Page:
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Seattle residents technology study points to progress and remaining digital divide

Will Booth from Tribal Technology Training (T3) collecting surveys at the Seattle Information Technology table at the UW Powwow.

The City of Seattle has released the Technology Access and Adoption Study thanks to the input of over 4,600 Seattle residents. The study, conducted every five years, provides valuable data and insight on internet access and use, devices, digital skills, civic participation, training needs, and safety and security concerns. Results help guide the City and community digital equity programs to serve residents better.

For the first time, the study reports on telehealth use, prolonged internet interruptions, adequate screen size, devices per household, and awareness of the Affordable Connectivity Program (ACP). In this survey, the City partnered with Native groups to gather the first-ever urban Native digital equity snapshot. Findings from this study reveal that while the digital divide has shrunk, there is still work to do to ensure all residents have resources and access to digital tools and training.

 “Improving digital access, literacy, and equity is essential to our city’s future and is a cause I have championed for years,” said Mayor Bruce Harrell. “As we continue to build One Seattle, we must remember that a strong, thriving city encompasses many aspects, and the ability to get online easily for work, school, and just the daily tasks that are now rooted in our connected world is essential for successful, healthy families. I look forward to working with our community as we dig through this valuable data to develop further programs and partnerships that lead us to 100% connectivity for Seattle residents.”

The survey, conducted in eight languages, revealed that home internet access in Seattle has increased from 95% to 98% from the previous five years. However, significant disparities persist. An estimated 8,123 households within the City cannot access the internet at home. Those who do not speak English as their main language are four times more likely not to have internet access at home.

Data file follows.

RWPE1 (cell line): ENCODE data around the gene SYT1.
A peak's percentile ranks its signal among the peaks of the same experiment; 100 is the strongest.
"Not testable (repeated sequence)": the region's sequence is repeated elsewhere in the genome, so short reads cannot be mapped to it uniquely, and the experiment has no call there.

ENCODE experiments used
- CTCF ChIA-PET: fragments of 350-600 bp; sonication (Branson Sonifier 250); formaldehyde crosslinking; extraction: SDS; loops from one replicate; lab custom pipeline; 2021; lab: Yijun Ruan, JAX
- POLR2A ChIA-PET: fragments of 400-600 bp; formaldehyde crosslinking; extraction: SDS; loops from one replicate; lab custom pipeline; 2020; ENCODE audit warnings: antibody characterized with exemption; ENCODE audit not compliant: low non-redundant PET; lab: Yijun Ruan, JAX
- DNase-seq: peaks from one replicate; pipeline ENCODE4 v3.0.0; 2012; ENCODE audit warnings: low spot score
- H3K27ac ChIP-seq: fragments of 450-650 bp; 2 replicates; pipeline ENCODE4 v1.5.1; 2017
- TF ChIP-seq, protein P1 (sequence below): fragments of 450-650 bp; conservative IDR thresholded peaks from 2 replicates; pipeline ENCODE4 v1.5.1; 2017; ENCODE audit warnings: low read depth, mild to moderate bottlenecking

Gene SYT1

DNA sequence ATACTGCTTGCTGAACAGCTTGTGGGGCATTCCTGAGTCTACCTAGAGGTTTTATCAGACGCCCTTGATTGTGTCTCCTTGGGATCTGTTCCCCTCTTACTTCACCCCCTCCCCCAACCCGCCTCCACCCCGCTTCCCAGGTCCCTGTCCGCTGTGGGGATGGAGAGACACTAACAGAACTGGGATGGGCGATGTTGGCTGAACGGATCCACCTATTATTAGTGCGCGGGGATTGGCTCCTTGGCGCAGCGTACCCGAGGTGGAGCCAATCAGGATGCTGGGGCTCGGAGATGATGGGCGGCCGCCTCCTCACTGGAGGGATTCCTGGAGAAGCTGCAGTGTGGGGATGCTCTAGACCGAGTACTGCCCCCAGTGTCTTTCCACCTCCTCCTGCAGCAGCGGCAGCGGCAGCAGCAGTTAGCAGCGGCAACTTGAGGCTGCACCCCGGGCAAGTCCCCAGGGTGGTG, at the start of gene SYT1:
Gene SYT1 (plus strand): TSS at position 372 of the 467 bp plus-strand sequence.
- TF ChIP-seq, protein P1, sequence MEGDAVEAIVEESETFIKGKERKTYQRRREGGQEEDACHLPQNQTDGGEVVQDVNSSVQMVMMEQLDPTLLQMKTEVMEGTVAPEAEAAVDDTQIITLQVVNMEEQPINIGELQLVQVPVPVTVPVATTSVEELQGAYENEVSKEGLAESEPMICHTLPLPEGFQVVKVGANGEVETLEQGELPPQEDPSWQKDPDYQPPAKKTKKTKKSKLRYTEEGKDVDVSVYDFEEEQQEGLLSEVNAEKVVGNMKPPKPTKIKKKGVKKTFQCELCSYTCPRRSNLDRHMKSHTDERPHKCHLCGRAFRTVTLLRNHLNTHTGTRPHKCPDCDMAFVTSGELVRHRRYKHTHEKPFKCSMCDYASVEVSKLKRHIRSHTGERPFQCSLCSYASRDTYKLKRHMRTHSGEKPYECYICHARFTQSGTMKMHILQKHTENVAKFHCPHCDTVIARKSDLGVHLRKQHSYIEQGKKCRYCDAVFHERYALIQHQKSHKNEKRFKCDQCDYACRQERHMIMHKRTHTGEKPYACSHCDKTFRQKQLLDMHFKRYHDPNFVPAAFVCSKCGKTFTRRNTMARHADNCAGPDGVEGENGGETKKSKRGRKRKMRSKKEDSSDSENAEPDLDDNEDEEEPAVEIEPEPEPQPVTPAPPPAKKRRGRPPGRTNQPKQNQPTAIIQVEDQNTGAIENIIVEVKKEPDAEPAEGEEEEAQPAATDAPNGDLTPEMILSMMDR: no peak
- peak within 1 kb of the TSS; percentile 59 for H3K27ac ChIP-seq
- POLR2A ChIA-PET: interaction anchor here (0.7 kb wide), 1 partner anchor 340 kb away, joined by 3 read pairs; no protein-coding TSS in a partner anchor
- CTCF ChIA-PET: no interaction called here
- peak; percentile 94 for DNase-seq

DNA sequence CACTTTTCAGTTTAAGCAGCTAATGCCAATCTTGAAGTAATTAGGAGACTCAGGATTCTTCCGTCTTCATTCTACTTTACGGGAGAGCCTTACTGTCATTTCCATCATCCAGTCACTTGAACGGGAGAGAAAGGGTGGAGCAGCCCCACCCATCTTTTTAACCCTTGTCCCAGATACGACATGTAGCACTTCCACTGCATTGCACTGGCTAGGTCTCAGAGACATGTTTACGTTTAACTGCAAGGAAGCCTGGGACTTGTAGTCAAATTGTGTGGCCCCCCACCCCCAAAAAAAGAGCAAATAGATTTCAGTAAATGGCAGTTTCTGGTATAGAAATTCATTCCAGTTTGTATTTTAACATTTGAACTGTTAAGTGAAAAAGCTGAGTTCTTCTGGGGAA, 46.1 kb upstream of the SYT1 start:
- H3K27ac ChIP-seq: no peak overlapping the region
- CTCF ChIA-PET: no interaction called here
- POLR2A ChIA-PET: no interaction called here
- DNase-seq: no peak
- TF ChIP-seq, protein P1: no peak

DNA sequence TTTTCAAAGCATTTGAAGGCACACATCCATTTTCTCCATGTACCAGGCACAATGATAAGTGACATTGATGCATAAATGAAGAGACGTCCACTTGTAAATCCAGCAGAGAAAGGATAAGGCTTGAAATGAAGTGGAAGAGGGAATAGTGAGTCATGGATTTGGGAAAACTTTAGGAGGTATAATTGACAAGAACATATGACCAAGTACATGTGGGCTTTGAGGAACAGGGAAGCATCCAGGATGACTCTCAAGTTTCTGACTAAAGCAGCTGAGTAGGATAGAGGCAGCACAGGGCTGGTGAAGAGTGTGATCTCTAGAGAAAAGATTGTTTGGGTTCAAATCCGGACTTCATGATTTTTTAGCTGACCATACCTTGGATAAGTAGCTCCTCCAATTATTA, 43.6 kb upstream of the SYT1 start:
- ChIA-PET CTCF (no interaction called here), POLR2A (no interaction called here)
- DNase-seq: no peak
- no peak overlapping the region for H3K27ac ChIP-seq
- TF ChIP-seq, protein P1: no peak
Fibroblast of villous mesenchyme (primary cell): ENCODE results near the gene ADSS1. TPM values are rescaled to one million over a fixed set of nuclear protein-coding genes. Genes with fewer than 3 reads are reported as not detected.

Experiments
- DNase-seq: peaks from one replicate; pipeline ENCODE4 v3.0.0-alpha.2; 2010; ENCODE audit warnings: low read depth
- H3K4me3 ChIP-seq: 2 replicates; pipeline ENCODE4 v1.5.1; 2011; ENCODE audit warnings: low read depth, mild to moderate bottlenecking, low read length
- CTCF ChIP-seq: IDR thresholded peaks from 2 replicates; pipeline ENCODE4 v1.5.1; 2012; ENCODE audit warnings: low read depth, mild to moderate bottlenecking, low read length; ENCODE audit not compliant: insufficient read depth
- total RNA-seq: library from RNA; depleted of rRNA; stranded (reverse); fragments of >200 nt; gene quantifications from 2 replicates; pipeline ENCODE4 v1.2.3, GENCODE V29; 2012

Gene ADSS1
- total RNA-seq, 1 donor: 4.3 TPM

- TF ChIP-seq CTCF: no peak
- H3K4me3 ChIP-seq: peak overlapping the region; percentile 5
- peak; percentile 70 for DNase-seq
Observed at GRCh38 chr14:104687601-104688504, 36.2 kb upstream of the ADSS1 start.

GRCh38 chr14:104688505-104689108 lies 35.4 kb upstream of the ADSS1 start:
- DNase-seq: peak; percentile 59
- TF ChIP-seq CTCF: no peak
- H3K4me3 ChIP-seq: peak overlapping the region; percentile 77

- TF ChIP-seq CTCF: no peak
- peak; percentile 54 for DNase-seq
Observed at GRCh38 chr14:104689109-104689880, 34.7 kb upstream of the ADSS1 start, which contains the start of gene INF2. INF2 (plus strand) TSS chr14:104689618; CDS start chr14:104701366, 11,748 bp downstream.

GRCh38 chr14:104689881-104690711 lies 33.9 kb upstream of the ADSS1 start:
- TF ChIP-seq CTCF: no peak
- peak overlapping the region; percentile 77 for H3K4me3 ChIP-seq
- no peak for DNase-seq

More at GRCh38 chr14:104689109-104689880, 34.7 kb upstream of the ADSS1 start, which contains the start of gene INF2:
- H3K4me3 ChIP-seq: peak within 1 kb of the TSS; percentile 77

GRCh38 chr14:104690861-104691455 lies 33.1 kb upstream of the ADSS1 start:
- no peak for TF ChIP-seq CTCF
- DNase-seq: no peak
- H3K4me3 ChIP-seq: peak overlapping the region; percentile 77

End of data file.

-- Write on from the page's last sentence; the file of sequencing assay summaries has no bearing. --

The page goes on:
“As the chair of the new Parks, Public Utilities, and Technology Committee, I’m eager to dive into the data on this crucial topic. Connectivity is key for our families and communities today,” said Councilmember Joy Hollingsworth. “We are proud of the progress we have made in increasing digital equity; however, we must still look ahead to address remaining disparities. Understanding the data behind the work is critical as we look to revitalize our communities, support small businesses, improve the City’s infrastructure, and ensure all Seattle residents have the resources they need to thrive.”

This study includes two types of research: a citywide general population survey plus 40 focus groups. It measures progress since the pandemic and the last 2018 study. The study also assesses technology adoption changes, progress toward the City’s Internet for All initiative goals, and COVID-19 impacts on digital connectedness and use. The summary report contains findings from the survey, along with highlighted key findings and quotes from the focus groups.

“The City’s Technology Access and Adoption Report is a driving force for how we plan our partnerships and programming to support digital equity for our communities,” said Interim Chief Technology Officer Jim Loter. “This data-driven work will lay the foundation for our partnerships for several years. By partnering with key community groups to have a wider reach for the survey this year, I’m confident we can have a deeper impact in the work the City does to help our residents meet their digital needs.”

The survey, conducted in eight languages, was distributed with the help of Seattle Schools and Seattle Housing Authority and collected in person at events with the help of Tribal Technology Training (T-3). The City’s research partners were Olympic Research, Inclusive Data, and Pacific Market Research, as well as a wide range of community partners.  Thanks to the impressive response, surveys were completed in all languages offered, and Seattle IT received enough completed surveys from the Native community to have a statistically valid sample.

The findings include that:

  • One in 20 households have fewer than one internet device per household member.
  • Over half (54%) are interested in training on how to protect yourself and your data online.
  • 1 in 6 Native households dealt with internet outages of a month or more.
  • 71% have made a health appointment online, but lower income residents use telehealth less.
  • Nearly 44,000 households have significant needs for improvement in access, devices, uses and skills using a new digital connectedness index.
  • 11% of BIPOC households do not have internet access both at home and on-the-go.
  • Focus group participants expressed needs for training in-person, online and hybrid.

To learn more about the survey, including the full summary report, Tableau data dashboards, focus group results, and more, visit

The Digital Equity program is a part of the Seattle Information Technology Department (Seattle IT). The Digital Equity program encompasses grant funding, the Digital Navigator Cohort, support for discounted cable TV, internet and devices, and more. Seattle IT is a trusted partner that provides secure, reliable, and compliant technologies, enabling the City to deliver equitable and responsive services to the public.